November 20, 2005
It’s only the middle of November, but a new year is beginning. I’ve had the same list of assessments and resolves for ages—haven’t we all. Occasionally there’ll be something fresh, and something I considered important might be excised from the current draft. The same big issue items appear every year, moved up or down the page depending on whether health, wealth or wisdom are uppermost. But New Year’s Resolutions are for one’s inner committee to debate and agree upon on Saturday morning after a big breakfast and two cups of strong coffee. Resolution embraces resolve, synthesis, clarity and rest. A night away from everything, no matter where or how you spend it, allows resolution to speak as though from nothing. It arrives like a small furry creature that creeps across the grass towards you when sleep has become deep and soundless.
On a beach near Torquay
I’m three hours south of Melbourne, parked on a lonely stretch of beach on a dirt track off the highway, with the van I borrowed hidden from view by a couple of sand dunes.
Putting my picnic things away in the dark I’ve banged my ankle severely on the tow-ball of the van. I get such a shock I begin to shiver violently. I’m shaking as though my body is unzipping itself. With all my body zippers slowly ripping down and the flesh falling off my bones. I stumble into the driver’s seat and sit there shivering and holding my shape together.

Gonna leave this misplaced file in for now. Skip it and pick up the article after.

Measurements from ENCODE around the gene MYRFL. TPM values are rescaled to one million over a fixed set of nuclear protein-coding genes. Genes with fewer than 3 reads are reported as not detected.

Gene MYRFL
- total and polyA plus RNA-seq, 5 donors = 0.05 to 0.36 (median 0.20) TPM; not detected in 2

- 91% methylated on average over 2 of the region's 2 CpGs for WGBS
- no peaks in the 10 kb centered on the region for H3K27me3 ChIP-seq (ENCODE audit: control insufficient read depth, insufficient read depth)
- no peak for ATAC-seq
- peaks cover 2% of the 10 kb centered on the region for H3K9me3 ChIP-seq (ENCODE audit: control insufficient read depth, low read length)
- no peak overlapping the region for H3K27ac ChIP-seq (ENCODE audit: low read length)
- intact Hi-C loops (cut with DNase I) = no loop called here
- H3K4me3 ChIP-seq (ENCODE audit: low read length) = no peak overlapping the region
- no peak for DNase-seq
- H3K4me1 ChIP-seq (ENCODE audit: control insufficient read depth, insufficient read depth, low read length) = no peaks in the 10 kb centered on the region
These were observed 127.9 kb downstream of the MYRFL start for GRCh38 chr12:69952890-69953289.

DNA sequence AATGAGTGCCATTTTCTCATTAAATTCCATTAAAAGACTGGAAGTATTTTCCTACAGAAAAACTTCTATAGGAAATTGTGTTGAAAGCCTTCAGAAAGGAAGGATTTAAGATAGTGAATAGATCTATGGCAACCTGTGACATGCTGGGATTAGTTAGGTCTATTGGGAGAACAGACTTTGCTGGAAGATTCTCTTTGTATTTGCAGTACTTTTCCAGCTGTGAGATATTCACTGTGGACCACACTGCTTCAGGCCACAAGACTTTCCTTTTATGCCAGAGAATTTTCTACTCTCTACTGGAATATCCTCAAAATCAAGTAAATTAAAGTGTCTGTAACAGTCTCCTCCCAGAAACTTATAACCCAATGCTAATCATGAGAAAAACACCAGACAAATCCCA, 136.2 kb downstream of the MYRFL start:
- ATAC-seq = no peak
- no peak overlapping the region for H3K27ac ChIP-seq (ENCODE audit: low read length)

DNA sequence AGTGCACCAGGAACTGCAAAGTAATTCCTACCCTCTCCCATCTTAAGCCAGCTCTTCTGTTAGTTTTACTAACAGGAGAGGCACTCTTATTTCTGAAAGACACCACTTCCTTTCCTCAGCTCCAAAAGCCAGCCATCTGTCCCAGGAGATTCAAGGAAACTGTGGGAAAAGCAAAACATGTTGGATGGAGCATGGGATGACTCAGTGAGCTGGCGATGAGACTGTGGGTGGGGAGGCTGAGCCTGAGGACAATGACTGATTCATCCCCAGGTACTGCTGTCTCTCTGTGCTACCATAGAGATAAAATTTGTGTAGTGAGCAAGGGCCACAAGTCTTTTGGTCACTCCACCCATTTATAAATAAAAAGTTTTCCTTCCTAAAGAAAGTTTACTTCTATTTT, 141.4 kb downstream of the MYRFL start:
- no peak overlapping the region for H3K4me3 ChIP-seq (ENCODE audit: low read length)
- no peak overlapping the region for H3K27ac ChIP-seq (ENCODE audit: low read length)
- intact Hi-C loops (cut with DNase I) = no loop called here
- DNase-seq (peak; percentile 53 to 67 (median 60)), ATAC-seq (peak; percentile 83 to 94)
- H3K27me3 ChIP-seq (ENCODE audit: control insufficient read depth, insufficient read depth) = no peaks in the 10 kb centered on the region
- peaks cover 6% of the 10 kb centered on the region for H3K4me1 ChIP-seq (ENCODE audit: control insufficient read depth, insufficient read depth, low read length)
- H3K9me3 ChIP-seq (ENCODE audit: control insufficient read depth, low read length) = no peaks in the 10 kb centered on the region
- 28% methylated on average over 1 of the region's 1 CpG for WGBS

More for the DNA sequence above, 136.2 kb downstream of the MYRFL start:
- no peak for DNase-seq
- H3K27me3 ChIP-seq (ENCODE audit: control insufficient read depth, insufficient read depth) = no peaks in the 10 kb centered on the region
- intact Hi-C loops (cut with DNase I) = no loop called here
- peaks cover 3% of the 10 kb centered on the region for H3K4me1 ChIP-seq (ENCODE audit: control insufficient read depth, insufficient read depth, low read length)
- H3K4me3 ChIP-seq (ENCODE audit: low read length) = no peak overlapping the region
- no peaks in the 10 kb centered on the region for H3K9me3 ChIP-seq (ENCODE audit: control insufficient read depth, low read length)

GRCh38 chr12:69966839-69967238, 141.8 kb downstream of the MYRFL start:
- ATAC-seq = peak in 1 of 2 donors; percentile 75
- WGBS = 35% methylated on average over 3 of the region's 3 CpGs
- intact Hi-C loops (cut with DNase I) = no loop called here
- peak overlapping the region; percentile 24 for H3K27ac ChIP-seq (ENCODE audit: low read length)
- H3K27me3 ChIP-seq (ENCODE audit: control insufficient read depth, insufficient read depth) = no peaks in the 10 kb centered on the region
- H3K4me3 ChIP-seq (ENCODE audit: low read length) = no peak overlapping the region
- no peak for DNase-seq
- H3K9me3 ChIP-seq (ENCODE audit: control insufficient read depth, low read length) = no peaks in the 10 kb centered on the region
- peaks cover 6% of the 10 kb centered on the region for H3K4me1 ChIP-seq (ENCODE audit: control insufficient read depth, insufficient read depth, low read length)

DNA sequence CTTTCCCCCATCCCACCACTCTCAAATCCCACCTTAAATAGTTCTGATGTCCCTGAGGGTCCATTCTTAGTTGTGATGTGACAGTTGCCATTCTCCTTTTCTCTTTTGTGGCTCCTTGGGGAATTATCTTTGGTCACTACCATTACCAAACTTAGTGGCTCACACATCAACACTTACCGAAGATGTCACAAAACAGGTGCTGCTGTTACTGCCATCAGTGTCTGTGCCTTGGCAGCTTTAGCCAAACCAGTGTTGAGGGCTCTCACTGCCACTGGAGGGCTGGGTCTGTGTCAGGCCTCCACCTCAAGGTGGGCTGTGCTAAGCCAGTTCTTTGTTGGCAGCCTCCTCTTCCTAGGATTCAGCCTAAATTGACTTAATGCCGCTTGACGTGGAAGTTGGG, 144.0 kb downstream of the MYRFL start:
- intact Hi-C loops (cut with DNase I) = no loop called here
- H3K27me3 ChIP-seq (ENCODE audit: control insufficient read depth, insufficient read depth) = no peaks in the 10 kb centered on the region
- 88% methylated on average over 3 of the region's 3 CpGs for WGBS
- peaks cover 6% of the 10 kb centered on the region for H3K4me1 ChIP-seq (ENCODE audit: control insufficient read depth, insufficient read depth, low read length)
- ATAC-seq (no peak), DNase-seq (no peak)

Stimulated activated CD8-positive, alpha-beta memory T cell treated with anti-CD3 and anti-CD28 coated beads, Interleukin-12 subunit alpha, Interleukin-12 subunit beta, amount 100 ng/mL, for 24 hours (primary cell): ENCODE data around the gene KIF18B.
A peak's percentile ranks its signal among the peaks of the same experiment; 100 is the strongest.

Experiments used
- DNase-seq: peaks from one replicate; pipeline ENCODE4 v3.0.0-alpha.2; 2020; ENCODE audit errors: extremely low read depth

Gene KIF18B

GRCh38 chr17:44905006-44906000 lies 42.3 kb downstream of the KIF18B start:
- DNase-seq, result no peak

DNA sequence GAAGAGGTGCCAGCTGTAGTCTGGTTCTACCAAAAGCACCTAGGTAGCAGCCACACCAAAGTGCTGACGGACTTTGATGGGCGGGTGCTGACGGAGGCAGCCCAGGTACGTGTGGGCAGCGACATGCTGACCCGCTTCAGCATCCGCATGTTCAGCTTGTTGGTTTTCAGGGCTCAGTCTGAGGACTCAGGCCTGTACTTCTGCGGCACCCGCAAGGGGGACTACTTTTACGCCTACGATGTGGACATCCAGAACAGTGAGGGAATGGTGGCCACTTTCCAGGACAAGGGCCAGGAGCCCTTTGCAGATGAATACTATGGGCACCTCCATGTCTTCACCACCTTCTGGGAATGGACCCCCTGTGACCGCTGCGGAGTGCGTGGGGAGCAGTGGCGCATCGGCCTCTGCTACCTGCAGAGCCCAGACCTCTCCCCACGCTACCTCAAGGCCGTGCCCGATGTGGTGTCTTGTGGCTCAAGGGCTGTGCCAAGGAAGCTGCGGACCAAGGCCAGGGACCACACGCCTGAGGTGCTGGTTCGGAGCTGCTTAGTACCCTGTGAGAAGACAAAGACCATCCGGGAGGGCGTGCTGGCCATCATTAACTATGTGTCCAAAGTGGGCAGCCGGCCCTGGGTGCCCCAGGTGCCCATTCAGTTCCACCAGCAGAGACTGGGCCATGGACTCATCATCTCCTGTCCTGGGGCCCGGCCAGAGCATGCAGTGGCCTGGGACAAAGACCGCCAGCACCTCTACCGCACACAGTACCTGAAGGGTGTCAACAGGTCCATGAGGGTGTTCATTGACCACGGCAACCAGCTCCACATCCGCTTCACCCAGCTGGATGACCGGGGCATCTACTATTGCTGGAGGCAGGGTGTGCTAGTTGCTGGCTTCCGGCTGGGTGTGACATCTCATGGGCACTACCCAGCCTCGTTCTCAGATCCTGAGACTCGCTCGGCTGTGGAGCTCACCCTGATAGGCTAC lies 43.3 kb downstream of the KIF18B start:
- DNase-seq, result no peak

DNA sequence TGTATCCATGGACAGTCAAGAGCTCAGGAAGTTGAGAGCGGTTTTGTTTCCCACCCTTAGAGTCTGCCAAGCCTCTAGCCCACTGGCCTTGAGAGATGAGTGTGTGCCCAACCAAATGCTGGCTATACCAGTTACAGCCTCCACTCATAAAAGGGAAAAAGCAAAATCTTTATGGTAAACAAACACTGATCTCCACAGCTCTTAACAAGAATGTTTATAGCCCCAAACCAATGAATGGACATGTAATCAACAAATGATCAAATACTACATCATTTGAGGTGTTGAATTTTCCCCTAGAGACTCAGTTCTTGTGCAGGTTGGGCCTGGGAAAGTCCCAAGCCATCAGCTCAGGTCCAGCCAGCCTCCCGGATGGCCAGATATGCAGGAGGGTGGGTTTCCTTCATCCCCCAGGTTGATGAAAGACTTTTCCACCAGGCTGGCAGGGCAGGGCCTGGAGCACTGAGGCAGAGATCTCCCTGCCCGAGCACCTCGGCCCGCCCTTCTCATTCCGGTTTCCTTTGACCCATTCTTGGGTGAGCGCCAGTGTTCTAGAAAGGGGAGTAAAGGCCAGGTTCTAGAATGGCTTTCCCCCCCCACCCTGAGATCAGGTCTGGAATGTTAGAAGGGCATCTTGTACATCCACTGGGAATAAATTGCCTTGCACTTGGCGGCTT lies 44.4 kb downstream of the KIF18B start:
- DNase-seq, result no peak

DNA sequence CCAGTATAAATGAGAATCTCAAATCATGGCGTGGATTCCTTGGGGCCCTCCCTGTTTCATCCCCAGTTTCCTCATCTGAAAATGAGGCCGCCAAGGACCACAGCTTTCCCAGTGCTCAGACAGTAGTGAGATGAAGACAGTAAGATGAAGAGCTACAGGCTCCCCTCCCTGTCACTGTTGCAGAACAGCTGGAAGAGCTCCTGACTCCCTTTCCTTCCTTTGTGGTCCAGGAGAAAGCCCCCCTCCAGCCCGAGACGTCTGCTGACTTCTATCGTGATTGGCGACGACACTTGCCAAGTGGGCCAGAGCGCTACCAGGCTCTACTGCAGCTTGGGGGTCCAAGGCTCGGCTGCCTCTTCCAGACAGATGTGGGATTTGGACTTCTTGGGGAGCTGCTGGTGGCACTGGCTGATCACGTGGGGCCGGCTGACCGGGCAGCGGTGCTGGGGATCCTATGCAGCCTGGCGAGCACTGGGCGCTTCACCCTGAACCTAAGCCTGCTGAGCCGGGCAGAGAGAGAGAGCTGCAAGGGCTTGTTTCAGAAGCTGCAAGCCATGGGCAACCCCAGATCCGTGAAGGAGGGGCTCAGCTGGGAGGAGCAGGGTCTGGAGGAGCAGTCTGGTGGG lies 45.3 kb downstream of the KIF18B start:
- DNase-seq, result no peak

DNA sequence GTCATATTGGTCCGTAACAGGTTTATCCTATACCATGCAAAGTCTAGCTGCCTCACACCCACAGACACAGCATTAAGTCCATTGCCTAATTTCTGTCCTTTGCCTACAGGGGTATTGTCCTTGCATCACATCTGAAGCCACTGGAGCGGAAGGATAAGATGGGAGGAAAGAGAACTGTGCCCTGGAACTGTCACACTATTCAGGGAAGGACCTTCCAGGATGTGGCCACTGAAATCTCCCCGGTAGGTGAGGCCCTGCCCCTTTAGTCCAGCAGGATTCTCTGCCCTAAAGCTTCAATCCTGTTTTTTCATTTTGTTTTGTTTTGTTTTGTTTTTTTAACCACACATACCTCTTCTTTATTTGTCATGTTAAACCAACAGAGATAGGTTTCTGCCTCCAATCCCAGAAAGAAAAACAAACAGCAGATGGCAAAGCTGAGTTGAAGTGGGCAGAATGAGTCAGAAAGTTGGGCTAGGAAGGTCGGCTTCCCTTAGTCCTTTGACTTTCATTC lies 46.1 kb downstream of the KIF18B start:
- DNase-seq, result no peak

The invisible prison rises and breaks across the sky. I can see the bright half moon in the deep well of heaven between thick arms of cloud. I wonder what the moon would look like seen through a glass of red wine? I have so much wine but no glass to pour it into.
In the right hand corner of my field of vision appears a small half circle of peachy orange light rising from the beach town up the coast. The clearing sky is brightly black. Silhouetted against it is a long low stretch of thick dead-black bushes. They have a little bit of shape and dimension to them. Under it is a band of grey beach gravel.
In the left corner of my vision there’s a small shed on the far side of the parking area. It’s a little broken down toilet block with two doors. One door painted white is closed. I sense rather than see its whiteness. The other door is open, flapping in the wind, an inky hole, banging and winking. As I imagine, inside that door a naked man is seated. There is writing and strange symbols all over the walls. The naked man is still alive but he has been half eaten. He may have been eating himself to death. I can see the stump of his arm reaching out of that doorway. It is the image of a man not yet ready to let go of his debts, paying his devil the remaining interest due on past transactions.
The shivering has left me. I’m drawn for a second or two into deep and soundless wakefulness, a cool and dry clarity, not hot and humid and decisive. Questions dissolve. Tiny bubbles, perfect little answers, float to the surface of the cup and foam for a moment before they burst and disappear.
Waiting for the complex to be simple again
Anything new that strikes the heart-mind has no image yet, because images are formed out of what I already have. In the first confusion, what strikes seems too big and too complex to cope with at face value.
I could fire up my school brain to reduce it to something intelligible, something theological. But maybe I’d take the life from it by doing so. Theology is like attempting to build the model of a waterfall out of a Meccano set, or to construct a feathery wing of cirrus cloud out of Lego blocks.